In one preferred embodiment of the process of the invention, the monomer precursors are monomers that may be polymerized to form PDA. In an even more particularly preferred embodiment, the monomer is 10,12-tricosadionic acid. In the case of PDA precursors, polymerization is achieved by means of exposing the mixture of the monomers and membrane fragments to ultraviolet irradiation.

The functional membrane fragments may be obtained from any suitable and convenient source including cultured cells, cells isolated from living tissue and bacteria.

In another aspect, the present invention provides a method for detecting membrane perturbation, comprising contacting a construct comprising functional membrane fragments and one or more perturbation-detecting polymers associated therewith a tested sample, and either observing the color of said construct or obtaining a fluorescent emission thereof, wherein a change in said color or a characteristic fluorescence emission indicate the presence of agents and/or conditions capable of causing membrane perturbation within said tested sample.

All the above and other characteristics and advantages of the present invention will be further understood from the following illustrative and non-limitative examples of preferred embodiments thereof.

BRIEF DESCRIPTION OF THE DRAWINGS

FIG. 1 illustrates the detection of atropine molecules by the construct of the invention (comprising membrane fragments obtained from PC12 cells over expressing the muscarinic receptor or regular PC12, and polydiacetylene (PDA)) following the interaction of said atropine molecules with said receptor.

FIG. 2 illustrates the detection of a drug molecule capable of permeating cellular membrane using the construct of the invention (comprising plasma membrane fragments obtained from PC12 cells and polydiacetylene).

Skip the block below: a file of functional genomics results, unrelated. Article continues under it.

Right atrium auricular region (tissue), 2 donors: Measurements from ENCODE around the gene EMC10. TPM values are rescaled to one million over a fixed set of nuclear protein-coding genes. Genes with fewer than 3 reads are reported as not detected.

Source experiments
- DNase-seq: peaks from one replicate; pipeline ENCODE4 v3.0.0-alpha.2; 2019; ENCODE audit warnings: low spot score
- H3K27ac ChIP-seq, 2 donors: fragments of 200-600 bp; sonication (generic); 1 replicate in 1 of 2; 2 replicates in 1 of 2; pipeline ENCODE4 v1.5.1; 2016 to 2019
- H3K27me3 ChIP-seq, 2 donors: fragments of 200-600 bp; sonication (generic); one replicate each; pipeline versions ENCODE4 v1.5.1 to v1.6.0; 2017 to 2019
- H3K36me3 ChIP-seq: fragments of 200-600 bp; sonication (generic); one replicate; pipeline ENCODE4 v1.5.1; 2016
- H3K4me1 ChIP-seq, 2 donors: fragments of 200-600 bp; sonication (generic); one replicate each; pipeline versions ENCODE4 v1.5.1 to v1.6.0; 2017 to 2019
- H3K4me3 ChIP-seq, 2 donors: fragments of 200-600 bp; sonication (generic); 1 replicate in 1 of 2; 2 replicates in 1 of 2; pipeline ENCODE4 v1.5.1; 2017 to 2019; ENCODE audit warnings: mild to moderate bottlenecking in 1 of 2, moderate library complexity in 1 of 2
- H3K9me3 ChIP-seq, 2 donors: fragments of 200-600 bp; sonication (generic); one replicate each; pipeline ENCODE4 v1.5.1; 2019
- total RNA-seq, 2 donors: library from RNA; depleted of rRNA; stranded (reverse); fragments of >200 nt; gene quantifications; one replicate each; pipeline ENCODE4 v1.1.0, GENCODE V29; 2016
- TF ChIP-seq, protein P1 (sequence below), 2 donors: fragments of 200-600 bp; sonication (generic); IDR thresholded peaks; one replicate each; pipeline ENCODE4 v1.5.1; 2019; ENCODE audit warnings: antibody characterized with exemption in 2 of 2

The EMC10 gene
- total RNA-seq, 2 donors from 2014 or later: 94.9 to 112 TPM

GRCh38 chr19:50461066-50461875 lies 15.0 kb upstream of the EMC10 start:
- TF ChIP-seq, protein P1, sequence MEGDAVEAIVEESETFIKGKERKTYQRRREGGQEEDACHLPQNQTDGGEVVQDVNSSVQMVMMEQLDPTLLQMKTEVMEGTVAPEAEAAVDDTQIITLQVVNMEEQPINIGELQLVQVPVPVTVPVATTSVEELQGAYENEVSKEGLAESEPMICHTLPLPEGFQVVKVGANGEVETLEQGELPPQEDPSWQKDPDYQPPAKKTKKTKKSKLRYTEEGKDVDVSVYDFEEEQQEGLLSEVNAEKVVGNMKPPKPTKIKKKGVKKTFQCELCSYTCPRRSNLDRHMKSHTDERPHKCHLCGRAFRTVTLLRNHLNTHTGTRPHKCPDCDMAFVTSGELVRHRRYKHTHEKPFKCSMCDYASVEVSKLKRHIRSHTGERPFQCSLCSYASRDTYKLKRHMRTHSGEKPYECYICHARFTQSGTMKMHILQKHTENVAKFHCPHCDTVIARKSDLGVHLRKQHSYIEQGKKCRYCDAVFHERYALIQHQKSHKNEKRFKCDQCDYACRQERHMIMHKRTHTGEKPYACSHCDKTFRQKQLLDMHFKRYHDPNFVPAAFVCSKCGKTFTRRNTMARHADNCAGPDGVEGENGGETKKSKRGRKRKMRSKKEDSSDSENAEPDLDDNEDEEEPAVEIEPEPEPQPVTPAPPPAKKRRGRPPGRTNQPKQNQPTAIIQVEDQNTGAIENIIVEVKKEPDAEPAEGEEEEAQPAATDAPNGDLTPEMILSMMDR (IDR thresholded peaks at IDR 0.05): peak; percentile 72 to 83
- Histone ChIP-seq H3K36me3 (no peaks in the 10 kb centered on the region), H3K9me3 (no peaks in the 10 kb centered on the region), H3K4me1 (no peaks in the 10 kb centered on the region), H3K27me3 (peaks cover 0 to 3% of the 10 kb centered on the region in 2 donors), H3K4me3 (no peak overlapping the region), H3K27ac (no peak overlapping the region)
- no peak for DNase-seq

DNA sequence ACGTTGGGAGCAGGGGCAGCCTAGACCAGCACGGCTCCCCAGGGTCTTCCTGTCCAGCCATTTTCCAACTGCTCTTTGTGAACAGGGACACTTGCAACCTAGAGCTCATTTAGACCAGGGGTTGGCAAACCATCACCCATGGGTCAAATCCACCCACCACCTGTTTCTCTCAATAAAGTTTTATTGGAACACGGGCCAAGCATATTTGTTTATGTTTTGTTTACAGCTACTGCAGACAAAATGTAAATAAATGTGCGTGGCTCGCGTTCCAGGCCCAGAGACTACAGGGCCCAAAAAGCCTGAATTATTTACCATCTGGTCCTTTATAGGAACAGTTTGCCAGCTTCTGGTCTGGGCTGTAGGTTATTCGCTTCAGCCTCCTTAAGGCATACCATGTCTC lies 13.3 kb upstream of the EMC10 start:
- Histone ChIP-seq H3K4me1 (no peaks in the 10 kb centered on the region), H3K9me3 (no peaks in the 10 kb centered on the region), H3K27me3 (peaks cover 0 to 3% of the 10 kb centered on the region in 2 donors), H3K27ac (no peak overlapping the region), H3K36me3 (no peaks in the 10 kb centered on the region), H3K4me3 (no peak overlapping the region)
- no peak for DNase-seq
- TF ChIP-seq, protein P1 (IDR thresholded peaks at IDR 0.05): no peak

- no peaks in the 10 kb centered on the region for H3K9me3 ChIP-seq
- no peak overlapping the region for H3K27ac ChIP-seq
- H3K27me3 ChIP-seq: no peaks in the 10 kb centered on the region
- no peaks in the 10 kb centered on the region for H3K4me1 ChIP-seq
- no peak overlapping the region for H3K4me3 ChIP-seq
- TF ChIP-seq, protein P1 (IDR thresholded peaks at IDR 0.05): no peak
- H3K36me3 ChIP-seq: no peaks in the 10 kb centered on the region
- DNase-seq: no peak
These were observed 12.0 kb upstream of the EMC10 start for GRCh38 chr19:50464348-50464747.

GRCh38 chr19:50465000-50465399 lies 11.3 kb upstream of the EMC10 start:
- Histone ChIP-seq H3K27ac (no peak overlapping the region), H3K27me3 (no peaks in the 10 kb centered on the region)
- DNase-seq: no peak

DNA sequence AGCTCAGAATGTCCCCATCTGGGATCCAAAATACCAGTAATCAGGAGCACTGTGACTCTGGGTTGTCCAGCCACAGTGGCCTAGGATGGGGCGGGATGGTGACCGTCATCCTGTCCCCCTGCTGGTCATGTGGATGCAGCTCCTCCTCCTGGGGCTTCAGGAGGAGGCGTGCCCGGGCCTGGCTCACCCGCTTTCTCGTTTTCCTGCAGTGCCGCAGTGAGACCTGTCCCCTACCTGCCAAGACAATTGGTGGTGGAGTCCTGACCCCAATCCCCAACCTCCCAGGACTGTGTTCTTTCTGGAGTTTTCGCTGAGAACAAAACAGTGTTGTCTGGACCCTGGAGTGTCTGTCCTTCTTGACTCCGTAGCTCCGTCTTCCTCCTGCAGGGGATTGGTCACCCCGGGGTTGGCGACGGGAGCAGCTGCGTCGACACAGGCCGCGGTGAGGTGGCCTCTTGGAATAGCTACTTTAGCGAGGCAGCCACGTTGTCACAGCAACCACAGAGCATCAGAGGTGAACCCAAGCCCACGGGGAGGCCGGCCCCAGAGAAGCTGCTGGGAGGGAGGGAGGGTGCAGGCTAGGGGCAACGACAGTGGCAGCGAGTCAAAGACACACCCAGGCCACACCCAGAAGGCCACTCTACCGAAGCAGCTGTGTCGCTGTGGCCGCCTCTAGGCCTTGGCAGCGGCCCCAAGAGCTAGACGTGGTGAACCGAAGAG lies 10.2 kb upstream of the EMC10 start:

DETAILED DESCRIPTION OF PREFERRED EMBODIMENTS

In one particular preferred embodiment of the present invention, the membrane perturbation-detecting polymer is polydiacetylene (PDA). Preferred diacetylene monomers that may be used in the present invention for preparing the chromatic polydiacetylenes are well known in the art and are described, inter alia, in WO 99/10743 and US 2002/0034475, which are all incorporated herein by reference.

Most preferably, the monomers are selected from the group consisting of 10,12-tricosadiynoic acid, 10,12-pentacosadiynoic acid, 10,12-octadecadiynoic acid, 5,7-docosadiynoic acid, 5,7-pentacosadiynoic acid and 5,7-tetracosadiynoic acid. These monomers are all commercially available.

The preparation of the construct of the present invention involves, as a first stage, the formation of an aqueous co-suspension comprising the monomer precursors of the perturbation-detecting polymer together with functional membrane fragments. Typically, polymer precursors, such as the particularly-preferred 10,12-tricosadiynoic acid, are removed from their organic solvent-containing stock solution by means of drying to constant weight and then resuspended in water. The resuspended monomers are then subjected to probe-sonication at an elevated temperature, preferably in the range of 60 to 90° C., most preferably at a temperature of 70° C. The duration of the sonication is dependent on the power generated by the sonicator. For example, for a sonicator of 100 W power, with short intermission between the sonication pulses, the duration of the sonication is between 3 to 5 minutes. Alternatively, the aqueous suspension may be subjected to bath sonication or to extraction through French Press apparatus.